Sharon on the ermin shot

Shoot report – Centaura bowmen – September 2018

Centaura Bowmen shot

Centaura Bowmen shot

Centaura Bowmen’s ground is over an hour drive from home on a good day, so it would be an early start for us to make sure we got there in good time. It is a ground we know quite well, situated outside Derby. For those interested you can read a previous shoot report here.

As it was it would be a warm and pleasant early autumn day, with great company as we were joined by the recently married Mr and Mrs Hands, shooting traditional bowhunter and bowhunter respectively. Congratulations to you both again, it was a great wedding.

Shooting group of Roger, Julie and Sharon

Shooting group of Roger, Julie and Sharon

Since our last visit to their grounds Centaura course layers had worked hard on resetting sections of the course, not easy in the confined space they have to work in. There were a few familiar shots for those that had visited before, such as their very short shot on the weasel. Overall I feel the hard work paid off and the changes worked pretty well, though maybe a few more arrows or red and white tape to clearly mark the new routes would have helped, as in a couple of places people tended to revert to old known routes, which now were defunct.

Mrs Hands shooting paper face

Mrs Hands shooting paper face

The course itself consisted of a 36 target course comprising a mix of paper faces and 3d targets. Many of the paper faces are custom faces produced in house. These have generous lines but some were a bit small for the distances they were set and not that clear to make out, like the chicken, yes chicken target. This was a light brown bird on a brown grass background. Another that sparked debate as it wasn’t that clear was the black badger on a black background, on a black boss.

Mrs Hands shooting

Mrs Hands shooting

There were a couple of predator prey shots would allow you to boast your scores if you were lucky enough to get the predator with the first arrow.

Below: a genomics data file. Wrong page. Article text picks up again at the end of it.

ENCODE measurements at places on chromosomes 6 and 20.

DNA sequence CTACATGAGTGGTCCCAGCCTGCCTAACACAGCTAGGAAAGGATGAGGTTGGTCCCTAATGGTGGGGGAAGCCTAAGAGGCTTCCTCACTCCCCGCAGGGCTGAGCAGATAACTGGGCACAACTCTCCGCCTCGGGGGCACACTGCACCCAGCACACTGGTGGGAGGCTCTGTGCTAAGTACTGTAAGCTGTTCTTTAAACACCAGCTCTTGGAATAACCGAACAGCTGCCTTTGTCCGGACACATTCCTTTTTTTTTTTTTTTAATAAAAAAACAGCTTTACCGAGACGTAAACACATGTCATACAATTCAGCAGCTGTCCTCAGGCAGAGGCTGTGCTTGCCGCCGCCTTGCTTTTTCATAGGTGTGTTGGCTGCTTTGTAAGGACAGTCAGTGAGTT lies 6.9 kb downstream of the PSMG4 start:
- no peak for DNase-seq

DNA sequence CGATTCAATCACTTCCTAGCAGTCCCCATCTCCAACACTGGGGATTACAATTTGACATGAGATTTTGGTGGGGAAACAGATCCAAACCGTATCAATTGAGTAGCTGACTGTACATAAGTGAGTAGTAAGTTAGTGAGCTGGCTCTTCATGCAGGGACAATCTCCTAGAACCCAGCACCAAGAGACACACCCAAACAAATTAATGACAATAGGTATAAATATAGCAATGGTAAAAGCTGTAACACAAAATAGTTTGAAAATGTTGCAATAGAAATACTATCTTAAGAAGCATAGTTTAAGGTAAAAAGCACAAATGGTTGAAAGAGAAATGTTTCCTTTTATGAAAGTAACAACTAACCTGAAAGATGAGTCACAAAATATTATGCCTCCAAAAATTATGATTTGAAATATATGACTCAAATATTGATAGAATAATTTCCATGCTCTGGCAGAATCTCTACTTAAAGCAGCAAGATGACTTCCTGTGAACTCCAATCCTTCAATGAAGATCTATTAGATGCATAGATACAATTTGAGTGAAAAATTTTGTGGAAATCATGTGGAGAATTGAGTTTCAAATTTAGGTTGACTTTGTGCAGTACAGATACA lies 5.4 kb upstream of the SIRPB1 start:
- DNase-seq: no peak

Roger aka Mr Hands shooting a paper face wolf

Roger aka Mr Hands shooting a paper face wolf

As I have said in previous shoot reports Centaura operate a lunch break as otherwise due to the route round the wood you would only pass catering once in the day. On this occasion they set a lunch hour break from 12:30 to 1:30. Maybe this was a bit too long but, it allowed archers to get back to the muster point and grab some food without having to have to then rush back out for the restart. This made for a more relaxing lunch break allowing archers to chat over a coffee and sandwich.

One thing I think the organisers do need to do is marshal the lunch break stop carefully. At 12:25 they sound a horn to inform archers to finish shooting the target they are on. Archers were instructed at muster not to start walking off course until the second horn sounded at 12:30. This was to ensure archers could walk safely off the course. Unfortunately not all archers followed these instructions, meaning some started walking off at 12:25, worse still some took short cuts across the course using old paths. I know I stopped one group who were walking off early.

Sharon shooting 3D panther

Sharon shooting 3D panther

As is pretty normal for Centaura the shoot was well attended with over 100 archers. The reworked course flowed well with no obvious hold ups though it was a little slower in the afternoon, possibly because it was post lunch or because we entered the area of the course which had quite a few smaller faces.